Don’t be A Fixer. Be A Guide.

By Jay Forte

Your friend complains about a challenge with a colleague. You tell your friend how to solve the situation.

Your son complains about how unfair one of his teachers seems to be with the amount of homework she assigns. You tell your son what he should say to the teacher about the volume of homework.

Your spouse complains about putting on some weight and you tell him to stop eating after dinner.

We are natural-born fixers. It seems to be in our DNA to swoop in with our superhero capes to resolve any unacceptable situation or solve a challenge. We shift into “tell mode” and outline the solutions.

Though “tell mode” may be done with the best intentions, there are two reasons why this is routinely unproductive.

  1. Your solution is likely not their Your ideas are your ideas, not theirs. What often seems reasonable for you can be ineffective for them. All solutions must be in the context of who the person is. This is why the best solutions should be suggested by the person with the challenge.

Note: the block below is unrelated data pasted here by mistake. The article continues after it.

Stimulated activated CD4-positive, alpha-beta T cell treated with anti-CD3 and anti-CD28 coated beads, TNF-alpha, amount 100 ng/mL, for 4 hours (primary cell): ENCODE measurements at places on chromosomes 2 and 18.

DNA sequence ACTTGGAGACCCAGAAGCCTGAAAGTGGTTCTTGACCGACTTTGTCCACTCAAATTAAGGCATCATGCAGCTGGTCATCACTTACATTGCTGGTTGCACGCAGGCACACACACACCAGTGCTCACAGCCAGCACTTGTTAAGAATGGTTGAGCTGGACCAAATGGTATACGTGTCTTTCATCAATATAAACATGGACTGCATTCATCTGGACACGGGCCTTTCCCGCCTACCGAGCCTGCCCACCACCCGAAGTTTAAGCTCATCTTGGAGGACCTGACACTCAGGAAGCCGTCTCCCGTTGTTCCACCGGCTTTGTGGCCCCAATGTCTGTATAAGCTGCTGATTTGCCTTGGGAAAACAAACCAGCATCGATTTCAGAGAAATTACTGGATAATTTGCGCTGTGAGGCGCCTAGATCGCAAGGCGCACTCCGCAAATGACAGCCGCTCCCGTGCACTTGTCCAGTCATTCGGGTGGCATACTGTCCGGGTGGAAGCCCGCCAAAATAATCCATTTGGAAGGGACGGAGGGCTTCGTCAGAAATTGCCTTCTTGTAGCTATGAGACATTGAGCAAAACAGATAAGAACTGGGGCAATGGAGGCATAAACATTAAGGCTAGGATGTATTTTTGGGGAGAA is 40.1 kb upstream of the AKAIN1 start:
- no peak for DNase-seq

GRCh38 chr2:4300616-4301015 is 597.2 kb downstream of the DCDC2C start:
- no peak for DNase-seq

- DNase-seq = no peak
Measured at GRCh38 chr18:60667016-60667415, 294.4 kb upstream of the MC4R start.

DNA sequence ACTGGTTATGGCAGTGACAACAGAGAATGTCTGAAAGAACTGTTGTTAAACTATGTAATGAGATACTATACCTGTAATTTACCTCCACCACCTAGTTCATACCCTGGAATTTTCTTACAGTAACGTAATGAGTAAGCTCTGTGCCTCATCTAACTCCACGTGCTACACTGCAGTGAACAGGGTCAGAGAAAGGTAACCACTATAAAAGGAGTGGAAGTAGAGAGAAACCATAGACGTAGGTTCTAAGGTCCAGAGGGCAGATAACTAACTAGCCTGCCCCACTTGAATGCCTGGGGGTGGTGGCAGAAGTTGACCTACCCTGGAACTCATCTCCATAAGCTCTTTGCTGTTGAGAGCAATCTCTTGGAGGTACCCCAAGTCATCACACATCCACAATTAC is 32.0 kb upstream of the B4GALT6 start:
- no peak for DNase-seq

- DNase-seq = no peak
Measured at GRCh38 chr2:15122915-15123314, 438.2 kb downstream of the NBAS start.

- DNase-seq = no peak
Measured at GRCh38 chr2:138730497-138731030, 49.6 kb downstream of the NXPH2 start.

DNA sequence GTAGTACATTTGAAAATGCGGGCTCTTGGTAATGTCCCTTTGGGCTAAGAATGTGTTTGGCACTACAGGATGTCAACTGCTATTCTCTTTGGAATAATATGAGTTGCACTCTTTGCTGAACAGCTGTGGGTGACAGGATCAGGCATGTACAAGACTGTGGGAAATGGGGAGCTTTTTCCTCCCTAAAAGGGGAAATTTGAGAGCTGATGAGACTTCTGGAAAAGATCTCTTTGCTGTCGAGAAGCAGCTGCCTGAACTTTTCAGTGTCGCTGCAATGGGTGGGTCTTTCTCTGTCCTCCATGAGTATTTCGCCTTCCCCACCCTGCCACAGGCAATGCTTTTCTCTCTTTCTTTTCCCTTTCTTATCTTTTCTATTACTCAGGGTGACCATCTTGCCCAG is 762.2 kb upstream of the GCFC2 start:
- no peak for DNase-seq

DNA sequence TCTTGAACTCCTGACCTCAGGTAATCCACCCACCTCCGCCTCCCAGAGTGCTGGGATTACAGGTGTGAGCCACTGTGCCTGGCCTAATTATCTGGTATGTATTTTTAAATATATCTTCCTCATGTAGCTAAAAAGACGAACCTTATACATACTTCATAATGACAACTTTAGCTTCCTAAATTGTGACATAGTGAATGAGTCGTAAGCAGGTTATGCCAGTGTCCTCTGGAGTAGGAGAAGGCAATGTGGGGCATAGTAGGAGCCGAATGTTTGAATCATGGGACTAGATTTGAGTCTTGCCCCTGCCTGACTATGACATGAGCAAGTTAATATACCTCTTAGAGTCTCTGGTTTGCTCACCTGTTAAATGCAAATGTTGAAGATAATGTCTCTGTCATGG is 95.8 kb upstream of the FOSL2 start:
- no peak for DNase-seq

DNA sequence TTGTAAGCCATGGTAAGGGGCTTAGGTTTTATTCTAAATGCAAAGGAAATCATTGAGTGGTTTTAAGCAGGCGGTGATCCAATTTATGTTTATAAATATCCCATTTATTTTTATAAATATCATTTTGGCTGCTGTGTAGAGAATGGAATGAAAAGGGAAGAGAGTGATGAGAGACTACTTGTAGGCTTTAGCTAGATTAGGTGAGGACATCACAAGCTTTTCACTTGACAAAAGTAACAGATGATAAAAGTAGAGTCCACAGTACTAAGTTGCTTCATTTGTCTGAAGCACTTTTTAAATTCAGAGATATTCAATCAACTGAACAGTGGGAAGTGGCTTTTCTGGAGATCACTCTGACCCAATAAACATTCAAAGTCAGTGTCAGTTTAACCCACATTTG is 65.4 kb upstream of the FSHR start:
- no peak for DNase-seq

2. We must each own our solutions. Unless we feel ownership in the solution, it becomes someone else’s idea, which can make us less committed or vested in it as a solution.

So, what do you do when someone comes to you asking for help or guidance? Here are three tips I find to be most effective to move from “tell mode” to a coaching and guiding mode.

  1. Help the person feel heard. Validate their feelings and reflect what you are hearing. Get the facts straight. Sometimes they’re just venting and not looking for a solution. Get clarification from them by asking if they want help and, if so, how they want that help to look. Don’t wonder; ask them. Let them know you understand and are available to help if they want it. After hearing them out, consider asking: “What is it that you need from me?”